Many Swiss watchmakers will likely continue to do well because a smartwatch may often be an addition to a collection rather than a replacement for a $5,000 Rolex, according to Jon Cox, an analyst at Kepler Cheuvreux in Zurich.
“If you’re a successful young investment banker you can probably afford to own both a luxury watch and a smartwatch,” Cox said. “A Swiss watch really is a statement about yourself so other people can clearly see you’re wealthy. You don’t get the same ‘wow’ factor with a smartwatch.”
At greatest risk are low- and mid-range brands such as Swatch and Tissot, Cox said. With many timepieces in the $200- $400 price range, they’ll often be in direct competition with smartwatches in the minds of buyers.
Samsung’s watch “shows nothing new,” said Swatch Chief Executive Officer Nick Hayek. Swatch has made interactive watches for 20 years, he said, “and has gained precious experience.” Tissot, a Swatch unit whose watches have had electronic touch screens since 1999 and incorporate altimeters and electronic compasses for hikers and divers, has said it will continue adding technology.
Investors are backing the Swiss watchmakers. Swatch and Richemont shares have both outpaced Switzerland’s benchmark SMI Index this year, and 20 analysts recommend buying Swatch while none recommend selling the stock.
Swatch shares gained 0.4 percent to 588.50 Swiss francs in Zurich trading today while Richemont rose 0.9 percent to 94.40 francs. The SMI Index advanced 1.1 percent.
“So far the concept of the smartwatch is questionable,” said Michel Keusch, a portfolio manager at Bellevue Asset Management AG in Kuesnacht, Switzerland, which holds Richemont and Swatch shares among its 2.2 billion francs of assets. “You need to charge it every day. It’s a miniature screen. Everybody has a smartphone anyway.”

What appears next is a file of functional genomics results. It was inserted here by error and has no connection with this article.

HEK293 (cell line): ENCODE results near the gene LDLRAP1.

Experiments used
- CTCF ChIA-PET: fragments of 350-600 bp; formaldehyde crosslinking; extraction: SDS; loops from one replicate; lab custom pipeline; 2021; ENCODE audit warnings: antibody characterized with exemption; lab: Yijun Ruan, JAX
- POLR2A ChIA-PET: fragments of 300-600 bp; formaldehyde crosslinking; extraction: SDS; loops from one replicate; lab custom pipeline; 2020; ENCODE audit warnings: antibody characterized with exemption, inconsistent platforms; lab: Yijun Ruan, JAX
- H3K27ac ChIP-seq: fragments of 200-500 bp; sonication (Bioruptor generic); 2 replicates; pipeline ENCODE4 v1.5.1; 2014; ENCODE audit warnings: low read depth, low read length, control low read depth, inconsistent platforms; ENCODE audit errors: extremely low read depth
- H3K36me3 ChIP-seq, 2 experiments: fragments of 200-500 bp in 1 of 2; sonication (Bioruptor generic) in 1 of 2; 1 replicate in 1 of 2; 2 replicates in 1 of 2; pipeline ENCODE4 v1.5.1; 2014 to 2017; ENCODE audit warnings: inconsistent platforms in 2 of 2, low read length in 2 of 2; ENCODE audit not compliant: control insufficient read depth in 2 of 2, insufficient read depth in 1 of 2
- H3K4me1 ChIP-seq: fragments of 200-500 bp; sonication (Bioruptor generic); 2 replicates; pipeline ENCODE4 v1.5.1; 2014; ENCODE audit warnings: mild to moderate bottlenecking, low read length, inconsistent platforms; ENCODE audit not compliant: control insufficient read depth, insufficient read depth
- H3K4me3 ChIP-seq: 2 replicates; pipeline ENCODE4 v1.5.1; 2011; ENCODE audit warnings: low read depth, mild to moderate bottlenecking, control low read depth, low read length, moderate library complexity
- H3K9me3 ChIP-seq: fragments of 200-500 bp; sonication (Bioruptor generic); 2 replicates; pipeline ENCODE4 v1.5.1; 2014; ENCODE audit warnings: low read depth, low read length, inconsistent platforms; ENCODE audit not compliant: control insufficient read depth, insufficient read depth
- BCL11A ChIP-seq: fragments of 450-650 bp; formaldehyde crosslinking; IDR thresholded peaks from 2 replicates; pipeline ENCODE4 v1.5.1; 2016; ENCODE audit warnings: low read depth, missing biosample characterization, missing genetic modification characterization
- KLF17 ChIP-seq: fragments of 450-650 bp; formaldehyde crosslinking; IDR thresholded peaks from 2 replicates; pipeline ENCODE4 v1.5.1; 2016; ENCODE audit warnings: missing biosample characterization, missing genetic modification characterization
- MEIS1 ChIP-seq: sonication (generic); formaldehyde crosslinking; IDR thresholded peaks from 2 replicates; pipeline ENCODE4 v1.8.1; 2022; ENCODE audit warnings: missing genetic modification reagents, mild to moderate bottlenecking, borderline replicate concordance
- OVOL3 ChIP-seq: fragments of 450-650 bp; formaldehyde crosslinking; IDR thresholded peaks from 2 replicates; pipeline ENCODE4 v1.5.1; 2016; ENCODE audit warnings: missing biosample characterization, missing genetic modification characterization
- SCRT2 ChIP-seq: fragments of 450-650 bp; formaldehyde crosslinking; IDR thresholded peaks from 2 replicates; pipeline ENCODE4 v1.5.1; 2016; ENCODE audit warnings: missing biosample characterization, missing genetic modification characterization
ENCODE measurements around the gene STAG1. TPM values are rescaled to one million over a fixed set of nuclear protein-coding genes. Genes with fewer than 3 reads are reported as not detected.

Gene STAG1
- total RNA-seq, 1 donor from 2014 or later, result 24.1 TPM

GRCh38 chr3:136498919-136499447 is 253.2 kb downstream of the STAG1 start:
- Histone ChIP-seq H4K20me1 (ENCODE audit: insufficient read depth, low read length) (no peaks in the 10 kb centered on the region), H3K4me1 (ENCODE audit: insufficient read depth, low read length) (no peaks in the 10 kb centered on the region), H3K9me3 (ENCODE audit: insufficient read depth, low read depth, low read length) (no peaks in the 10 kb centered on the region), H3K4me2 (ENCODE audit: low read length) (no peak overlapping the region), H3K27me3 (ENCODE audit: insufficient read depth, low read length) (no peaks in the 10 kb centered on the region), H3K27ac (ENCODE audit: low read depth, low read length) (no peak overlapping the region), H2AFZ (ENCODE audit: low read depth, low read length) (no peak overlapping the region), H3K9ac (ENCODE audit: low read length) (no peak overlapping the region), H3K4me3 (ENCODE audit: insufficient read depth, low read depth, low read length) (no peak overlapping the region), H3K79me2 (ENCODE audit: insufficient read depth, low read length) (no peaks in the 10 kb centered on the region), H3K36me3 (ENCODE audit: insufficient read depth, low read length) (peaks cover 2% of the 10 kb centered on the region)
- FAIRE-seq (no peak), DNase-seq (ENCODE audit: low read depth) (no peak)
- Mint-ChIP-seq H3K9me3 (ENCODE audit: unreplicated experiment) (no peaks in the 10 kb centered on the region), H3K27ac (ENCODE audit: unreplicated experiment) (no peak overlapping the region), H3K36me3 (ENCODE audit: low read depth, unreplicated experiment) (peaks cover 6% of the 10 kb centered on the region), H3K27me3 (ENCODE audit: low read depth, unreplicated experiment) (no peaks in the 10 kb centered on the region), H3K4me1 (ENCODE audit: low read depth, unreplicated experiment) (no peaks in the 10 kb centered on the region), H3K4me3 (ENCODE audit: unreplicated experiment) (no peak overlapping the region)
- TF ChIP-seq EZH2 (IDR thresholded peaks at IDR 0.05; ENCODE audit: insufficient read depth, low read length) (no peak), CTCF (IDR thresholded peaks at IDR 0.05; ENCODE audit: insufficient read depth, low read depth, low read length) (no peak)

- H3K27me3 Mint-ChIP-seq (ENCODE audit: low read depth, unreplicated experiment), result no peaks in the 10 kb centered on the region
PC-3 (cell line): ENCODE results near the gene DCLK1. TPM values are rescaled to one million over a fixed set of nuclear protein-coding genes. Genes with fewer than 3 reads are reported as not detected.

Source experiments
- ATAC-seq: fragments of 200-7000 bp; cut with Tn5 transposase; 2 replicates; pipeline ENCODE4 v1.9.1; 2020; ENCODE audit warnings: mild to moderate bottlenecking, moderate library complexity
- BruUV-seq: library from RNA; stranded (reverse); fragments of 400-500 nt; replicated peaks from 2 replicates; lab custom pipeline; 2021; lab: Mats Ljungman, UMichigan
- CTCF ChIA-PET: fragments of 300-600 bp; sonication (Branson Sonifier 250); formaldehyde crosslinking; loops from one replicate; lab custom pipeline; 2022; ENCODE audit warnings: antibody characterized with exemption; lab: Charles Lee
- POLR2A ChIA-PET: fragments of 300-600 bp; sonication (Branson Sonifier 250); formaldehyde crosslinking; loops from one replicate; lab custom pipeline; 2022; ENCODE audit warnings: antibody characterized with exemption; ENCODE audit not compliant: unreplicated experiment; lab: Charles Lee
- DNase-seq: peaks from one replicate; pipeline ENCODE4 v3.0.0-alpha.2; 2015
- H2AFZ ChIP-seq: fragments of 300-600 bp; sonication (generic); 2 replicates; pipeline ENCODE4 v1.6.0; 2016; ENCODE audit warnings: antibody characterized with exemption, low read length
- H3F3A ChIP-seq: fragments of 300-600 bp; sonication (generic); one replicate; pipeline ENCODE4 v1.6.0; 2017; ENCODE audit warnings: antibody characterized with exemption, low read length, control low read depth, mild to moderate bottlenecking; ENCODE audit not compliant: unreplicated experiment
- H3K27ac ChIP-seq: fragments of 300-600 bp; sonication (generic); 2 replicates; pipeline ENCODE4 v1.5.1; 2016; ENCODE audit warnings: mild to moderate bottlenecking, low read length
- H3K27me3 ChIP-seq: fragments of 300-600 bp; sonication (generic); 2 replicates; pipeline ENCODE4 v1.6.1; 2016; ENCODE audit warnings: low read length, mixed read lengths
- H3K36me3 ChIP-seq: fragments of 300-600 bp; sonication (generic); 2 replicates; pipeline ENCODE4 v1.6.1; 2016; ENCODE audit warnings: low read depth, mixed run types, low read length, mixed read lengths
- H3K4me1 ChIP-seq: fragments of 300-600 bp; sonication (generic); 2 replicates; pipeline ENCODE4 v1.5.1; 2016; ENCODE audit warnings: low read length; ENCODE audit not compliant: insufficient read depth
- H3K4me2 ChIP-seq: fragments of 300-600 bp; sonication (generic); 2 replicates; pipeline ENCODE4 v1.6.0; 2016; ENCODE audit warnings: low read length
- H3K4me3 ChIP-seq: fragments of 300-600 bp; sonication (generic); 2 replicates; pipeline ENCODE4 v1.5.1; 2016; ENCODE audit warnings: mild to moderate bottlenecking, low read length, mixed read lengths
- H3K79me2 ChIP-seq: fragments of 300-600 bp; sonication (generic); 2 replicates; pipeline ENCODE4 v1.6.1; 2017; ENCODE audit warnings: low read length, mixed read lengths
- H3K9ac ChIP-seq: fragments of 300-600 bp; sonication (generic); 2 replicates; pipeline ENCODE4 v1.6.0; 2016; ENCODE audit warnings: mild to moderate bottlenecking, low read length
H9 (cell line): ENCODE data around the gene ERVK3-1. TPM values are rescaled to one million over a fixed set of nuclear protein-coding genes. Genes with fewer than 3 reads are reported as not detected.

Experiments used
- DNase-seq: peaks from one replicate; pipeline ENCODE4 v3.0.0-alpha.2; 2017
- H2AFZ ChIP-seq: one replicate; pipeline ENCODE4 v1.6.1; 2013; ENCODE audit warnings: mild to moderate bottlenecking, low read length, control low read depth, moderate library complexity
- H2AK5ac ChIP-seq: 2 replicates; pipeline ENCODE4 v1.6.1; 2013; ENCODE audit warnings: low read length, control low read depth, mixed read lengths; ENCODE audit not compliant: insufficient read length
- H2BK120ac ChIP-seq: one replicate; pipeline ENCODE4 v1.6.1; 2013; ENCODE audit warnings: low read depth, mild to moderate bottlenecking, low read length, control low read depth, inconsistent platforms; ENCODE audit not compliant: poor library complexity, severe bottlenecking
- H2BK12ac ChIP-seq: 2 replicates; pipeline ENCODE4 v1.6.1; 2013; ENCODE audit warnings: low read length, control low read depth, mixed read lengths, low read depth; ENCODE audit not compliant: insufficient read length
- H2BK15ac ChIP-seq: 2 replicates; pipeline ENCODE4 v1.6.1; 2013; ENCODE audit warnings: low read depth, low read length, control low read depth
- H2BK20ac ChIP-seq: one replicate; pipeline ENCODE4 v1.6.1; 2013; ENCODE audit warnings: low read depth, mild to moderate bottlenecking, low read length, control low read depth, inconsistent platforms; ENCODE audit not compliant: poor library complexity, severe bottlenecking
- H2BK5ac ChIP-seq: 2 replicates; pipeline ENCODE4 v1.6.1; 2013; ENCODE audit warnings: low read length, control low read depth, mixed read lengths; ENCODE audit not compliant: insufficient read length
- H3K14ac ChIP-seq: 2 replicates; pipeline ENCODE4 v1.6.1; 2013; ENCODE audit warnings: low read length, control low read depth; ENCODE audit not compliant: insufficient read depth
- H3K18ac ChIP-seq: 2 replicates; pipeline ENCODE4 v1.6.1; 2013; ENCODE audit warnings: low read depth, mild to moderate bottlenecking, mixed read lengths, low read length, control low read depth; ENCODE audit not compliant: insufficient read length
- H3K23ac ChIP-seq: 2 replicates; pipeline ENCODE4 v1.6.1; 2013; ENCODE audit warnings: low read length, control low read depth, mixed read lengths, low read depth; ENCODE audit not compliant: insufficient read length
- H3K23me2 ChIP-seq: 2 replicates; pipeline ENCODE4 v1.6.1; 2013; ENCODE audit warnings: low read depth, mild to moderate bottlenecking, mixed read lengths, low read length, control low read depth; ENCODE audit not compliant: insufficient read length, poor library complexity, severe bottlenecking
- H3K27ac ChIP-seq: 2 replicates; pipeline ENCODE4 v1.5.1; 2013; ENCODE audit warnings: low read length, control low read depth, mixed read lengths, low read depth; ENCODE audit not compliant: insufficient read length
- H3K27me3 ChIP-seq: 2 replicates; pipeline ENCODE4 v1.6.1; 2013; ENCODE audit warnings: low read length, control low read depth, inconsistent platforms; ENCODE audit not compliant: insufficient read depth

Keusch said consumers may initially snap up smartwatches amid media hype, but that the product may fade like calculator watches did in the 1980s. He says sales may start around 2 million units a year -- a fraction of the 1 billion timepieces sold annually.
HTC Corp. is developing a smartwatch that uses Google Inc.’s Android software and can take pictures, according to a person familiar with the matter. The smartwatch will join a growing segment of wearable technology that already includes devices from Samsung and Sony Corp.
HTC shares rose by the daily limit in Taipei trading, surging 6.9 percent to close at NT$139.50.
History is littered with high-tech watches that are no longer on store shelves. Microsoft Corp. formed alliances in 2003 with Fossil and Citizen for watches that could receive information such as news, sports, weather, and stocks. Swatch and Tissot joined the software maker with similar products the following year. By 2008, they had all been pulled from the market.
One Swiss watchmaker embracing new technology is Arny Kapshitzer. His startup, Hyetis, says its $1,200 Crossbow -- a self-winder with a camera and GPS that can pair with phones -- is the first Swiss smartwatch. Kapshitzer presented his idea to several Swiss brands, and the few that actually met him said smartwatches are just a fad that will quickly die out.
“I don’t believe it: I think it’s a real market and the future of the watch industry,” Kapshitzer said. Swiss watchmakers “are still in a comfortable situation. We’re in a situation of resistance to innovation. It’s a big mistake.”